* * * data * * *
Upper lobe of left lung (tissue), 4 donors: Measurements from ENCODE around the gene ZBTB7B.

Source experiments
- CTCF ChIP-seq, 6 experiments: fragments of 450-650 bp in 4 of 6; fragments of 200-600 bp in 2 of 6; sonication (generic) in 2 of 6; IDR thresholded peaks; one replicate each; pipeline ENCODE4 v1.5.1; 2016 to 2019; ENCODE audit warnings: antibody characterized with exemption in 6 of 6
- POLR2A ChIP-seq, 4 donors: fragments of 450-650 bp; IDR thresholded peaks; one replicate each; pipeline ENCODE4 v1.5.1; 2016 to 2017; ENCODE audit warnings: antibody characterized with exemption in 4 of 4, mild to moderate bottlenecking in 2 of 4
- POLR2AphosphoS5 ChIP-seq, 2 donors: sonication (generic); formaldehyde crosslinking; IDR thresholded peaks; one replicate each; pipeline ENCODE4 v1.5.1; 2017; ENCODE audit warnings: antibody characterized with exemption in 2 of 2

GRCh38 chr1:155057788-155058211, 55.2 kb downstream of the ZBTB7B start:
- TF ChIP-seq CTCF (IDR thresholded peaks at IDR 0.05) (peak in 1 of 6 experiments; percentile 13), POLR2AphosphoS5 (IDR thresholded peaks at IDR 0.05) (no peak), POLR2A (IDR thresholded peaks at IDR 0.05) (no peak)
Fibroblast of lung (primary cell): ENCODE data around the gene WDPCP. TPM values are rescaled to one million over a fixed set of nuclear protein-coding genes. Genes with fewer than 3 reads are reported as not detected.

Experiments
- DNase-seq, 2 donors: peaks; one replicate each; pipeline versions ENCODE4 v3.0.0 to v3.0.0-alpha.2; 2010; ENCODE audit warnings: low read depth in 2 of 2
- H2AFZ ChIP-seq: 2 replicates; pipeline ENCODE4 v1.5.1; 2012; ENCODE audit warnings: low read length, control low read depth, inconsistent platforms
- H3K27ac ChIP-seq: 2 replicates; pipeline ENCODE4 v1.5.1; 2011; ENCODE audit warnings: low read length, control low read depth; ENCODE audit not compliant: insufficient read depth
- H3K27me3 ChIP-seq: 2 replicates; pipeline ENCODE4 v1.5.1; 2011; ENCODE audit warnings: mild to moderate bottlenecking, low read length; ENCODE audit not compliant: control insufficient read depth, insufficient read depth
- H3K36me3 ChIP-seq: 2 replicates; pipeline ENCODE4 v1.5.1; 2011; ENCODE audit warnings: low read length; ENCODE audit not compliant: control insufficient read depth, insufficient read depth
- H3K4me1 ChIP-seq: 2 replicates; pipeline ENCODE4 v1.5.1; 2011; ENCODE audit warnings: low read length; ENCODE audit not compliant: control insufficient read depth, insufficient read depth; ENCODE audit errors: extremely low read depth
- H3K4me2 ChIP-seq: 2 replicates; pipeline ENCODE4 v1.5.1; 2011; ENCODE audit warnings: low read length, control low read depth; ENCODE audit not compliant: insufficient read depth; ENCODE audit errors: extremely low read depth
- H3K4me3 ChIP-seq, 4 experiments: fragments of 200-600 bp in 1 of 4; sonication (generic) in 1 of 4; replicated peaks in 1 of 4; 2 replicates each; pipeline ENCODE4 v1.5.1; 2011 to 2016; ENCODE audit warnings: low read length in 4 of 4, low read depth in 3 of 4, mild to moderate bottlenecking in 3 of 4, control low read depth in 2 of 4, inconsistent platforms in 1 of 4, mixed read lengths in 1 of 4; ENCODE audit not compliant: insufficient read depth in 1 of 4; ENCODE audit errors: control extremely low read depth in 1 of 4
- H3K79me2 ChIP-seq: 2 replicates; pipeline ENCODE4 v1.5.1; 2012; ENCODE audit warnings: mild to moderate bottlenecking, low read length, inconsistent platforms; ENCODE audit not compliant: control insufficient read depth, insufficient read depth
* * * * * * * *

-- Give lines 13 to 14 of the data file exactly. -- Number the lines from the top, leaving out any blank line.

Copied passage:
- H3K27me3 ChIP-seq: 2 replicates; pipeline ENCODE4 v1.5.1; 2011; ENCODE audit warnings: mild to moderate bottlenecking, low read length; ENCODE audit not compliant: control insufficient read depth, insufficient read depth
- H3K36me3 ChIP-seq: 2 replicates; pipeline ENCODE4 v1.5.1; 2011; ENCODE audit warnings: low read length; ENCODE audit not compliant: control insufficient read depth, insufficient read depth